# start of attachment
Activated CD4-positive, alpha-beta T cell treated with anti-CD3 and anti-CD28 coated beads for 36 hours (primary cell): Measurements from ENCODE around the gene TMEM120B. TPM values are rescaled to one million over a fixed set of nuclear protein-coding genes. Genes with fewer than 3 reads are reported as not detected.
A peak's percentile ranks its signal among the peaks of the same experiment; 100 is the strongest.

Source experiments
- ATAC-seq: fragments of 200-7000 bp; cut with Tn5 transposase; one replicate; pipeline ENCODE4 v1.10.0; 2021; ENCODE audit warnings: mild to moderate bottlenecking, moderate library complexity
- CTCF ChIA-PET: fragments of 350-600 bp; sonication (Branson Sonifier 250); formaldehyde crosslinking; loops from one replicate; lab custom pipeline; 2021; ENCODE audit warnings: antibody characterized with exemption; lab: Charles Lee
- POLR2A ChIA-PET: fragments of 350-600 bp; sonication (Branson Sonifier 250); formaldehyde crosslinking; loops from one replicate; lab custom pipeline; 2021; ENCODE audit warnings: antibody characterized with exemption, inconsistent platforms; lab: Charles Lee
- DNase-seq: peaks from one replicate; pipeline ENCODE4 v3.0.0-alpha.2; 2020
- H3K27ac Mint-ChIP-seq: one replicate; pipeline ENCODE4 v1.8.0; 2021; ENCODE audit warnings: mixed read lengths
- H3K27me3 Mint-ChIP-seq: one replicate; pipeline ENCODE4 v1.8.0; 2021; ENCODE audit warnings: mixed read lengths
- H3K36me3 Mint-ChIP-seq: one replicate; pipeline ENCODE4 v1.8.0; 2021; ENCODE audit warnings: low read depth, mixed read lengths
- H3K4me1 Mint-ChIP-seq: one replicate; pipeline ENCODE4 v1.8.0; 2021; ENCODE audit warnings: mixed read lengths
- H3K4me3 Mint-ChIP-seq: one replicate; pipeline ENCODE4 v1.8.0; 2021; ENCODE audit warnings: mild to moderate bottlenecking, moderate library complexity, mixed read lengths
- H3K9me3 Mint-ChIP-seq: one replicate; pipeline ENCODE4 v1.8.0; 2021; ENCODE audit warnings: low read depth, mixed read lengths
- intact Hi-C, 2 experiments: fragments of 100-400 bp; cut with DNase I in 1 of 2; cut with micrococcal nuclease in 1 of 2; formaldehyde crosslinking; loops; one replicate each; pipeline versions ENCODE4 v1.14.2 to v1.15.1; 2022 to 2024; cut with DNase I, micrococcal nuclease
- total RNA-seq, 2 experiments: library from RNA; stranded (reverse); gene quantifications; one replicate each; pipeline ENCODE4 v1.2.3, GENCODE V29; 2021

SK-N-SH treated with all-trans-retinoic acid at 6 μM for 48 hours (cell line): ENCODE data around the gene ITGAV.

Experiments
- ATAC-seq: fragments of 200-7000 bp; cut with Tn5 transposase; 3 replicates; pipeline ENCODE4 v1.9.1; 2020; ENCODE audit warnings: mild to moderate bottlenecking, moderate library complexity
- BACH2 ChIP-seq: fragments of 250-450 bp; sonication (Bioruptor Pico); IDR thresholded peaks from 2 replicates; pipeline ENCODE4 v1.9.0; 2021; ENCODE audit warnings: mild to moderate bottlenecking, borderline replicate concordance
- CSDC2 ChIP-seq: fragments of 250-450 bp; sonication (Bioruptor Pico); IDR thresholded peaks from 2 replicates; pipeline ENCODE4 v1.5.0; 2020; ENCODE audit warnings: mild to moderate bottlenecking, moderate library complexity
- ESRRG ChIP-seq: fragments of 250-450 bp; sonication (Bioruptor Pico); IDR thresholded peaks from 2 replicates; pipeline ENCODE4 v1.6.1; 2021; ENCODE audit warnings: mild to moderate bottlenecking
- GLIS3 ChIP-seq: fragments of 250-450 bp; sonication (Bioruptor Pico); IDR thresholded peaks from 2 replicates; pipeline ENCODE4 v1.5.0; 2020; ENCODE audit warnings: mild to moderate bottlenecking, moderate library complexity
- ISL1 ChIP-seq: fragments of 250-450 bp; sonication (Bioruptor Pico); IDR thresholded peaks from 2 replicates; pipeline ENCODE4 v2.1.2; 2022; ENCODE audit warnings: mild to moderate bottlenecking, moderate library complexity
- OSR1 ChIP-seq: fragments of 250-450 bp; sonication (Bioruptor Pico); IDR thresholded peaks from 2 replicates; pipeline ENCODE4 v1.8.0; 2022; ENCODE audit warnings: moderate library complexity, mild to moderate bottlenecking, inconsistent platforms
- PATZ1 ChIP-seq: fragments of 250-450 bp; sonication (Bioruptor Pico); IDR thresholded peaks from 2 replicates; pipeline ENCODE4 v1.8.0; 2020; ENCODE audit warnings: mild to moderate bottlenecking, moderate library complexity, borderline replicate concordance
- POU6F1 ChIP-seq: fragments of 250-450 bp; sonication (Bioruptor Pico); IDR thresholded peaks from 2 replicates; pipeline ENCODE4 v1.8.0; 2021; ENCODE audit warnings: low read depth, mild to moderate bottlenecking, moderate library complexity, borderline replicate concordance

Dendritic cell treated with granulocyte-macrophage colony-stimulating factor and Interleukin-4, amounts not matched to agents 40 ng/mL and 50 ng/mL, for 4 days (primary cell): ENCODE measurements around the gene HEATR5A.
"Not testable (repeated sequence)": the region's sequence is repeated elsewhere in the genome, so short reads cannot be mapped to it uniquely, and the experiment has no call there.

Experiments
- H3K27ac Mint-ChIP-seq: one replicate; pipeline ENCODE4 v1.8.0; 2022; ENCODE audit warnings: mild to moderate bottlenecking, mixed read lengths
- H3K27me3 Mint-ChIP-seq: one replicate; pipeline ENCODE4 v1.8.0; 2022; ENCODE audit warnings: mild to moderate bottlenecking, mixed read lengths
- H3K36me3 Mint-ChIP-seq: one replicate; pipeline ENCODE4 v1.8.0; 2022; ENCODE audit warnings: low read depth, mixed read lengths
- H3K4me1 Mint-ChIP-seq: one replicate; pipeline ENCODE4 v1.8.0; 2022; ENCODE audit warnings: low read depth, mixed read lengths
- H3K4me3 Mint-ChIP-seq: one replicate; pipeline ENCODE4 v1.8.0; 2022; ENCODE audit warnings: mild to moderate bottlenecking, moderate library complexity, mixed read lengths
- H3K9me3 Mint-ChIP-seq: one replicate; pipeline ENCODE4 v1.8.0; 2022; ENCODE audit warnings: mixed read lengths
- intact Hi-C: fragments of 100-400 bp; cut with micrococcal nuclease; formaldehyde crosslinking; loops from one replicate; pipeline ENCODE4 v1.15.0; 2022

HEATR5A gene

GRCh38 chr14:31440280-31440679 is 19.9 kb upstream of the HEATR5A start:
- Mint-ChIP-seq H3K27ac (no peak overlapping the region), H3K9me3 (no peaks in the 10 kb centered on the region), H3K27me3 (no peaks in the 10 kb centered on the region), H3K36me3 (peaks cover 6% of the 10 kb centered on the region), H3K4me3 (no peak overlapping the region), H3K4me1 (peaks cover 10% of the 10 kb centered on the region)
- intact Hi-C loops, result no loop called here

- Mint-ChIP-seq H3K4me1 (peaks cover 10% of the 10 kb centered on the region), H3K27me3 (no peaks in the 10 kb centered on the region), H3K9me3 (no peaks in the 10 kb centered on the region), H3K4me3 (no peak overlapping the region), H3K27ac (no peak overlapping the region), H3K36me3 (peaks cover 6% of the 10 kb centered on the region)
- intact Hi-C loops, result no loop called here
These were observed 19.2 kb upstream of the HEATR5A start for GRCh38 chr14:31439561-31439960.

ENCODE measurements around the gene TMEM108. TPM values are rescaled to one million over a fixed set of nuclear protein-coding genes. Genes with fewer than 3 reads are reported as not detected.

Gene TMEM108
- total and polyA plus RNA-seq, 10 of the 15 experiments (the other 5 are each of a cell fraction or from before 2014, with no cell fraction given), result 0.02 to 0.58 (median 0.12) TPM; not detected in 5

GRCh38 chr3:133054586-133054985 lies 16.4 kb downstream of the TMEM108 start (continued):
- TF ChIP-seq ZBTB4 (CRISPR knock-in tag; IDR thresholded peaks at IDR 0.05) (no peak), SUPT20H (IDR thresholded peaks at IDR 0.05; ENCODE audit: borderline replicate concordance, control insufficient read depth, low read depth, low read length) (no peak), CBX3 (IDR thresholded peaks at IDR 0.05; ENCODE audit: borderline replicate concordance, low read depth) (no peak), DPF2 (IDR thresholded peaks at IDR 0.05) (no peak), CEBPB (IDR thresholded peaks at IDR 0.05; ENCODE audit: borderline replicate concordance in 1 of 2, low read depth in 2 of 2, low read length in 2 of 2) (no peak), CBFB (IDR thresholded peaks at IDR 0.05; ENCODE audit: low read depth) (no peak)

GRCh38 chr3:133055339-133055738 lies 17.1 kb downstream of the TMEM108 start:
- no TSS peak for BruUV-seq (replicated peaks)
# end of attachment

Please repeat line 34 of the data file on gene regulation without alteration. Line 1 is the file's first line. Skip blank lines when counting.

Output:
- H3K4me3 Mint-ChIP-seq: one replicate; pipeline ENCODE4 v1.8.0; 2022; ENCODE audit warnings: mild to moderate bottlenecking, moderate library complexity, mixed read lengths